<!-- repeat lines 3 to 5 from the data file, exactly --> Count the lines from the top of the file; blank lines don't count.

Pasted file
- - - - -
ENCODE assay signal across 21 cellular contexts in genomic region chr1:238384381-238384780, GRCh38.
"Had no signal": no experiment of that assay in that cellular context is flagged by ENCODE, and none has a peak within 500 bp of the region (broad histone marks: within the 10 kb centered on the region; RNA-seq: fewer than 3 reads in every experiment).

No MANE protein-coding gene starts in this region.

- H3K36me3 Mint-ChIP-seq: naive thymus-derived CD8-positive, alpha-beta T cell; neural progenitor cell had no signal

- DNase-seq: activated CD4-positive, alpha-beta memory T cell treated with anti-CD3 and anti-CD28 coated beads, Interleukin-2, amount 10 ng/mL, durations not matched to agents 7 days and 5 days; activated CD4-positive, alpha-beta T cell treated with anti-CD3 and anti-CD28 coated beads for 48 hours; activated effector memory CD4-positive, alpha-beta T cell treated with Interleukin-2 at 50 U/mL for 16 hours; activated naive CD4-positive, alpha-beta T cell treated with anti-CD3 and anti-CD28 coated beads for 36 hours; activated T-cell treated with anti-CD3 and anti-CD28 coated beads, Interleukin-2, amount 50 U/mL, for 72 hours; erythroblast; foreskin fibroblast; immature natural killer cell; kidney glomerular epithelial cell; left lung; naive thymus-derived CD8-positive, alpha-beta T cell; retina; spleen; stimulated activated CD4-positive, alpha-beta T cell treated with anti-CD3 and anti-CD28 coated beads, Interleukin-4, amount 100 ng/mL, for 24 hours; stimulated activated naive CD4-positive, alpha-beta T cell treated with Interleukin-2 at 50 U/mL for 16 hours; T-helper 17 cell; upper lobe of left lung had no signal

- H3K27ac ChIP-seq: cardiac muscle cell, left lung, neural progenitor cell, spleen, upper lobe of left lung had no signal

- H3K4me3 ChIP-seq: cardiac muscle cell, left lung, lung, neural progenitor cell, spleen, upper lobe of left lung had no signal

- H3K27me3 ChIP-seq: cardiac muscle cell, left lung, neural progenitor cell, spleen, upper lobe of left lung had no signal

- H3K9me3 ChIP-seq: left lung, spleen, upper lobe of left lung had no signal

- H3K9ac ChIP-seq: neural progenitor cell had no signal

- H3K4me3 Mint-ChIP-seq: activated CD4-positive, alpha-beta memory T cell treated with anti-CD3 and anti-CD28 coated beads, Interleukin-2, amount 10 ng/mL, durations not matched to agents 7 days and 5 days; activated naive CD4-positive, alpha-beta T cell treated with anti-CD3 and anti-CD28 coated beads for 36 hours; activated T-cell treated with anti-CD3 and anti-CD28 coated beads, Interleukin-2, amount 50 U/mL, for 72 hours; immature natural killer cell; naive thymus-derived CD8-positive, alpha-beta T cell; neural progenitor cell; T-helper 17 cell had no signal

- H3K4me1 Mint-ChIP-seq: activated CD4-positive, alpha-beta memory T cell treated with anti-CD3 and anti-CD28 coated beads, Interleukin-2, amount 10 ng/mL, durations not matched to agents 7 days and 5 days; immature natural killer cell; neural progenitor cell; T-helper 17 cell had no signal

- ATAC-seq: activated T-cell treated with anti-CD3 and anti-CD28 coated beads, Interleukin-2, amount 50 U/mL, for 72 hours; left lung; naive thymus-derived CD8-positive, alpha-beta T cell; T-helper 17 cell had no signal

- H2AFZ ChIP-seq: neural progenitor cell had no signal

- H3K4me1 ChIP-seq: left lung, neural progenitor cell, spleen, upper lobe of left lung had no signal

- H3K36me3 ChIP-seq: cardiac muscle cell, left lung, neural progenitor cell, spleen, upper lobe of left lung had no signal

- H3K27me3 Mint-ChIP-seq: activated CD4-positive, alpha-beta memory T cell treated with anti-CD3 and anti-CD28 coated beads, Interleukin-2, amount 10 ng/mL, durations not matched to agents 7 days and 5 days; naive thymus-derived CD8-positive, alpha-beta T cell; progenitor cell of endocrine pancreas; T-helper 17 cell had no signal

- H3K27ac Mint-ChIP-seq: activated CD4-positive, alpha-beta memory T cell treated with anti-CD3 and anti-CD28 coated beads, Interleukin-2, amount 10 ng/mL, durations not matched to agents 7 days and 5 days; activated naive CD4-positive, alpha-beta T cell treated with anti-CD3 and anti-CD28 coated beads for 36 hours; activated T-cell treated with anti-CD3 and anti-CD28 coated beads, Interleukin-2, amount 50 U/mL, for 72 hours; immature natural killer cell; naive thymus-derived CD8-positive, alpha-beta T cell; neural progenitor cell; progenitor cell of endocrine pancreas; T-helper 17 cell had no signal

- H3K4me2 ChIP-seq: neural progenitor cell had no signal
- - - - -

No MANE protein-coding gene starts in this region.

- H3K36me3 Mint-ChIP-seq: naive thymus-derived CD8-positive, alpha-beta T cell; neural progenitor cell had no signal

- DNase-seq: activated CD4-positive, alpha-beta memory T cell treated with anti-CD3 and anti-CD28 coated beads, Interleukin-2, amount 10 ng/mL, durations not matched to agents 7 days and 5 days; activated CD4-positive, alpha-beta T cell treated with anti-CD3 and anti-CD28 coated beads for 48 hours; activated effector memory CD4-positive, alpha-beta T cell treated with Interleukin-2 at 50 U/mL for 16 hours; activated naive CD4-positive, alpha-beta T cell treated with anti-CD3 and anti-CD28 coated beads for 36 hours; activated T-cell treated with anti-CD3 and anti-CD28 coated beads, Interleukin-2, amount 50 U/mL, for 72 hours; erythroblast; foreskin fibroblast; immature natural killer cell; kidney glomerular epithelial cell; left lung; naive thymus-derived CD8-positive, alpha-beta T cell; retina; spleen; stimulated activated CD4-positive, alpha-beta T cell treated with anti-CD3 and anti-CD28 coated beads, Interleukin-4, amount 100 ng/mL, for 24 hours; stimulated activated naive CD4-positive, alpha-beta T cell treated with Interleukin-2 at 50 U/mL for 16 hours; T-helper 17 cell; upper lobe of left lung had no signal